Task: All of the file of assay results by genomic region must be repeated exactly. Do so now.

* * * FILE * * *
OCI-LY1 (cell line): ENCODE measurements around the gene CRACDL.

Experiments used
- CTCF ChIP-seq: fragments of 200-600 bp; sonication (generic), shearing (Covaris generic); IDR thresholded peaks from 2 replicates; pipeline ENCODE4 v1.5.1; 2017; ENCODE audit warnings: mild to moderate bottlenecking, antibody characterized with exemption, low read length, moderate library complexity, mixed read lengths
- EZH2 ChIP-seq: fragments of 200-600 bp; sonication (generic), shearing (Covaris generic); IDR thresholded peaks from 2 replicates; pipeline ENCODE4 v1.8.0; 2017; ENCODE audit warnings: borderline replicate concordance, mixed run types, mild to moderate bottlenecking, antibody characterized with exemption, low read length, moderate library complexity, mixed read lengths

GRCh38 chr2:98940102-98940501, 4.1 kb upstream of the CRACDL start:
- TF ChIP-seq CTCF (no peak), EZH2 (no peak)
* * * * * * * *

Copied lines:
OCI-LY1 (cell line): ENCODE measurements around the gene CRACDL.

Experiments used
- CTCF ChIP-seq: fragments of 200-600 bp; sonication (generic), shearing (Covaris generic); IDR thresholded peaks from 2 replicates; pipeline ENCODE4 v1.5.1; 2017; ENCODE audit warnings: mild to moderate bottlenecking, antibody characterized with exemption, low read length, moderate library complexity, mixed read lengths
- EZH2 ChIP-seq: fragments of 200-600 bp; sonication (generic), shearing (Covaris generic); IDR thresholded peaks from 2 replicates; pipeline ENCODE4 v1.8.0; 2017; ENCODE audit warnings: borderline replicate concordance, mixed run types, mild to moderate bottlenecking, antibody characterized with exemption, low read length, moderate library complexity, mixed read lengths

GRCh38 chr2:98940102-98940501, 4.1 kb upstream of the CRACDL start:
- TF ChIP-seq CTCF (no peak), EZH2 (no peak)